(Bloomberg) — The U.S. Supreme Court left intact a rulingthat let New Jersey Governor Chris Christieskip a $1.6 billion payment to the state's pension funds, rejectingappeals by state workers and their labor unions.

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The appeals argued that New Jersey unconstitutionally reneged ona contractual obligation to make annual payments to thepension fund.

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The New Jersey Supreme Court backed the state and Christie in aruling last year. The justices made no comment, turning away thetwo appeals, along with about 500 other cases, in a list of ordersreleased Monday.

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While the decision is a victory for Christie, the retirementsystem is still facing an $83 billion shortfall.

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Democrats who control the legislature are pushing for a ballotmeasure that would require the state to pay what it owes each yearto end a bipartisan tradition of shortchanging pensions. Christiehas called the measure a “road to ruin.”

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The measure promises to add billions of dollars in spending tothe budget of New Jersey, whose credit rating has been cut to thesecond lowest among U.S. states because of the retirement system'sstrains.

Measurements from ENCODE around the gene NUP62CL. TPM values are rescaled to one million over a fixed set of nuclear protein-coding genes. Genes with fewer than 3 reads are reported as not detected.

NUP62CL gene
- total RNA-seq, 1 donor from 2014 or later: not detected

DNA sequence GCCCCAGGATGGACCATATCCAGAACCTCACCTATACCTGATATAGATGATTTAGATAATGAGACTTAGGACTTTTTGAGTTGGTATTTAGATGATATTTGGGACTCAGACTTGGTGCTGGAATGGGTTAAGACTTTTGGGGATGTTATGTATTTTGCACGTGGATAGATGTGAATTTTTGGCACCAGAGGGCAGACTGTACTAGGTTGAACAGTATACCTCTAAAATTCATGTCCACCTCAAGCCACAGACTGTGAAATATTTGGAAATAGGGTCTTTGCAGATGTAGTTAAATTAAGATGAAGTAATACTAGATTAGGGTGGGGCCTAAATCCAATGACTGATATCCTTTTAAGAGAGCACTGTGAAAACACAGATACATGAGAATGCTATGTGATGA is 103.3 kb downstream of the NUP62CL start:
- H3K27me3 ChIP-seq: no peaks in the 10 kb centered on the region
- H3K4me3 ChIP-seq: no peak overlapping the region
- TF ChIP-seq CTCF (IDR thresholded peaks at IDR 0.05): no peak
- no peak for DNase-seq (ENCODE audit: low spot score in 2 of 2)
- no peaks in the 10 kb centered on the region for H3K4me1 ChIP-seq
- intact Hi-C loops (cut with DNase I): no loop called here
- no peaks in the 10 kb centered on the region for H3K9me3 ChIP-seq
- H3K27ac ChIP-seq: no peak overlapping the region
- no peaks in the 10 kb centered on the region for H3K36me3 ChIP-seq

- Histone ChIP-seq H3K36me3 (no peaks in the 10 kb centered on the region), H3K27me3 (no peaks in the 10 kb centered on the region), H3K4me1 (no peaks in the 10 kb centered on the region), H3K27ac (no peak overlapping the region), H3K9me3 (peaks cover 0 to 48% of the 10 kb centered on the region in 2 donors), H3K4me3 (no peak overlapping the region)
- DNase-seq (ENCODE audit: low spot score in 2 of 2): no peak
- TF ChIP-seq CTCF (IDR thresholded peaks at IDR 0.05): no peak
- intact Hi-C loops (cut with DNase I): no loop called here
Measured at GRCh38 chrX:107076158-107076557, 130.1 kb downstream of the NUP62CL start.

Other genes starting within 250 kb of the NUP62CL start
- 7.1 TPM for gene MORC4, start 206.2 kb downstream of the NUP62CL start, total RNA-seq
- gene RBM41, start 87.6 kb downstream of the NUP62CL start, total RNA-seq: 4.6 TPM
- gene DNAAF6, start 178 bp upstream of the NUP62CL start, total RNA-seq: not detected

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Read: 10 worst states to retire in2016

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Over the past decade, New Jersey paid about $24 billion lessthan it should have into the funds, freeing up cash to close budgetshortfalls, spend or ease taxes, according to data compiled byBloomberg.

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New Jersey has seven plans for workers, teachers, and emergencypersonnel. The primary plan, the Public Employees' RetirementSystem, may run out of money by 2024.

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The cases are Burgos v. New Jersey, 15-293, and New JerseyEducation Association v. New Jersey, 15-302.

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